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May 14, 2020 by Michael C. Duff

The Stimulus 'Liability' Debate: Don't Forget Texas Elective Workers' Compensation

Listening in on Tuesday's Senate Hearing on Corporate Liability During the Coronavirus Pandemic – you can find the video here and do a text search for "workers' compensation" – I was especially pleased to hear workers' compensation immunity discussed at 1:14:20 to about 1:14:50. Sen. Sheldon Whitehouse of Rhode Island specifically asked whether blanket corporate immunity would constitute subsidization of workers' compensation insurers. Witness Professor David Vladeck of Georgetown University Law Center responded that it very well could if workers' compensation were not carved out of the bill. I did not hear anyone contend during the hearing that workers' compensation could not be part of an immunity blanket, which is food for thought.

Coincidentally, I had been reading in The Atlantic as the Senate hearing was commencing an exceptionally good and sobering account of the nearly catastrophic events unfolding in the meatpacking industry. I recommend the article to you generally, and there is one point made within it that warrants reflection.

Even if immunity conferred as a precondition for passing the next round of stimulus contains "only" stiff tort limitations, consider the situation potentially faced by certain …

May 13, 2020 by Daniel Farber
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Originally published on Legal Planet. Reprinted with permission.

Sen. Mitch McConnell is demanding that any future coronavirus relief law provide a litigation shield for businesses, and other conservative and business interests have made similar proposals. So far, the supporters of these proposals have engaged in some dramatic handwaving but haven't begun to make a reasoned argument in support of a litigation shield.

In this post, I'm going to limit myself to negligence suits against businesses. Basically, these lawsuits claim the plaintiff got the virus due to the failure of a business to take reasonable safety precautions.

Even without a business shield, these are not going to be easy cases to win. Plaintiffs will have to show that they were exposed to the virus due to the defendant's business operation, that better precautions would have prevented the exposure, and that they weren't exposed elsewhere.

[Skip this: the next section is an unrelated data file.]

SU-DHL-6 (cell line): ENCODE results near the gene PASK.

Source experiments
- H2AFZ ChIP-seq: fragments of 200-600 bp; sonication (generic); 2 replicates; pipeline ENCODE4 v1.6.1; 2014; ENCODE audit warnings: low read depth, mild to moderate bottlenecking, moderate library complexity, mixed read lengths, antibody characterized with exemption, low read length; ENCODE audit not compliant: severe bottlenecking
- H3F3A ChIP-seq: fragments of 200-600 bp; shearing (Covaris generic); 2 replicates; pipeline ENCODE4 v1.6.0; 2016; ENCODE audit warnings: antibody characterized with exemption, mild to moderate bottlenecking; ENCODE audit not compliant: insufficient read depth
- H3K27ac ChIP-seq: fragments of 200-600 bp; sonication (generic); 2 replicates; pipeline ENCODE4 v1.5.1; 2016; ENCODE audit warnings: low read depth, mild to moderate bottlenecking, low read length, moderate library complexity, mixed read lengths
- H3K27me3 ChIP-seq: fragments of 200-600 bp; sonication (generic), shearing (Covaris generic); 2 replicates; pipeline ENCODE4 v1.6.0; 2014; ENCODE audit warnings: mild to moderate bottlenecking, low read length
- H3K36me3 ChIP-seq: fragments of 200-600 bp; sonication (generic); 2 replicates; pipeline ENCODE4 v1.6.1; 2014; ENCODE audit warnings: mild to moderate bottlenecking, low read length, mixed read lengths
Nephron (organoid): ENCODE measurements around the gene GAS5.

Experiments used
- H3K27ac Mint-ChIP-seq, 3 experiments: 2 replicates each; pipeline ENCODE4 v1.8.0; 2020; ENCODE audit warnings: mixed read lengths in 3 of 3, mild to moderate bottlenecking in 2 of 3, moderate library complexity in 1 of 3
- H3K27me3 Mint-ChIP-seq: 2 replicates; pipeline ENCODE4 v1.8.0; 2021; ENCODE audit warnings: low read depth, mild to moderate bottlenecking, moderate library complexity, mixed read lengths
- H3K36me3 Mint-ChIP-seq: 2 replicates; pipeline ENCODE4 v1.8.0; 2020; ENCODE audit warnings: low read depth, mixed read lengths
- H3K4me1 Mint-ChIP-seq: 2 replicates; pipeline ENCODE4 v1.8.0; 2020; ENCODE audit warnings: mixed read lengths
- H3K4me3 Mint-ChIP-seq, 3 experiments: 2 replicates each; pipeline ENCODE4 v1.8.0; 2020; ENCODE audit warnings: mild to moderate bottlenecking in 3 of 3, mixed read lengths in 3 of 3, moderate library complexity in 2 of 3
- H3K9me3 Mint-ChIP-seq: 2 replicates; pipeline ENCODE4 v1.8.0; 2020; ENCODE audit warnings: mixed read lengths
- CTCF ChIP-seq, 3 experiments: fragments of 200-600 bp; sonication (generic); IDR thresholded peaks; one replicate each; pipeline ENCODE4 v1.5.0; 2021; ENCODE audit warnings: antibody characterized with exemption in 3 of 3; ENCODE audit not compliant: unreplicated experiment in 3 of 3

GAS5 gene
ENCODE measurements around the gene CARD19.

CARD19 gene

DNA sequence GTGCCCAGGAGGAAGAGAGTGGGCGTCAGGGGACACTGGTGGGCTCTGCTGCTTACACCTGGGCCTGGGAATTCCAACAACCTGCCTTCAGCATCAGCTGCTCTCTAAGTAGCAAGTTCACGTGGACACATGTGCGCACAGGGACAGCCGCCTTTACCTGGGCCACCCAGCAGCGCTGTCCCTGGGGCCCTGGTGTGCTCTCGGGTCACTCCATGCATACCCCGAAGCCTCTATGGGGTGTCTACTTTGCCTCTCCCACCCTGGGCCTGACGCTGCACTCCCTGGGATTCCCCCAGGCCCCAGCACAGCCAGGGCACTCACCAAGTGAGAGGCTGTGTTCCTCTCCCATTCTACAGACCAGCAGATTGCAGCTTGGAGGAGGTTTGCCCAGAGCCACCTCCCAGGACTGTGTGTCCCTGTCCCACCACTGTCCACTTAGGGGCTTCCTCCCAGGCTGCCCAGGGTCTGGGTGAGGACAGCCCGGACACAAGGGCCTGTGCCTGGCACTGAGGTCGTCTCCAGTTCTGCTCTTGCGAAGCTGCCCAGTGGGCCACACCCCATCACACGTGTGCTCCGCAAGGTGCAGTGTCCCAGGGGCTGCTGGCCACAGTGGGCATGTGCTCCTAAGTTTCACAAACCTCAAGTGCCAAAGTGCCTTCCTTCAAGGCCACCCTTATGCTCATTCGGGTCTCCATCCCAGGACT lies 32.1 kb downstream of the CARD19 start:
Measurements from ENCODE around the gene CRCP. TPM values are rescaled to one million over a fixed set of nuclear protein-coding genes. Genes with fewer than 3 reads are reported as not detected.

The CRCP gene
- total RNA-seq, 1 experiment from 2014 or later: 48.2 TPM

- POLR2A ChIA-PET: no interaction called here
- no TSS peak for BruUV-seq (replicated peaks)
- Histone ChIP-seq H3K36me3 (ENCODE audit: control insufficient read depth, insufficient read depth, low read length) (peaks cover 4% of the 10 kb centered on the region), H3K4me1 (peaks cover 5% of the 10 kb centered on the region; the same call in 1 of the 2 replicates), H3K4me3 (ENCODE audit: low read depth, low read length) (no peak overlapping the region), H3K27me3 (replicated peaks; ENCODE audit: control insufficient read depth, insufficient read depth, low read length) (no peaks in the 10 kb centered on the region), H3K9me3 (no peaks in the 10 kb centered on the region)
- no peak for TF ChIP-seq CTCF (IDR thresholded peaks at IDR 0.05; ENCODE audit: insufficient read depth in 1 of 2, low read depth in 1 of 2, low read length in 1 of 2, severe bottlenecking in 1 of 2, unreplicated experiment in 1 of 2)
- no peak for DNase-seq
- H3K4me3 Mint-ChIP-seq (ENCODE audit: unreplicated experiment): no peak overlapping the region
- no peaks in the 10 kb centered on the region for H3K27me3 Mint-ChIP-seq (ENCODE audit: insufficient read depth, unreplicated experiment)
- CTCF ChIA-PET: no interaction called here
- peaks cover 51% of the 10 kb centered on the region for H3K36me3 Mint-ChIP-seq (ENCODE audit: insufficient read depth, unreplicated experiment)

Tort lawyers may be …

May 7, 2020 by Daniel Farber
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Originally published on Legal Planet. Reprinted with permission.

If we get a vaccine against a national epidemic, could Congress pass a law requiring everyone to get vaccinated? That very question was asked during the Supreme Court argument in the 2012 constitutional challenge to Obamacare’s individual mandate. The lawyer challenging Obamacare said, “No, Congress couldn’t do that.”

What’s shocking is that this may have been the correct answer. Conservatives on the Supreme Court have curtailed Congress’s ability to legislate about anything other than economic transactions, and an epidemic is not an economic transaction.

The 2012 oral argument in the Supreme Court

JUSTICE BREYER: I’m just picking on something. I’d like to just — if it turned out there was some terrible epidemic sweeping the United States, and we couldn’t say that more than 40 or 50 percent . . . — you’d say the Federal …

Dec. 13, 2018 by James Goodwin
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Not long after their party regained control of the lower chamber in the midterm elections, House Democratic leaders unveiled their signature legislative action for the next Congress – a package of reform measures aimed at tackling some of the worst ethics abuses involving the Trump administration's top officials and members of Congress. Symbolically assigned the designation of H.R. 1 to underscore its status as the top legislative priority, the bill would do more than just restore the integrity of our key democratic institutions; it could also serve as a crucial first step toward strengthening our system of regulatory safeguards.

Though the actual language of H.R. 1 has not been released, the bill is expected to consist of three sections. First, it would introduce a number of ethics reforms aimed at high-ranking executive branch officials and members of Congress, including requiring presidential candidates to disclose their taxes …

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More on CPR's Work & Scholars.
May 14, 2020

The Stimulus 'Liability' Debate: Don't Forget Texas Elective Workers' Compensation

May 13, 2020

Free to Be Negligent?

May 7, 2020

The Coronavirus and the Commerce Clause

Dec. 13, 2018

By Fixing Congress, the Planned H.R. 1 Could Strengthen Public Protections, Too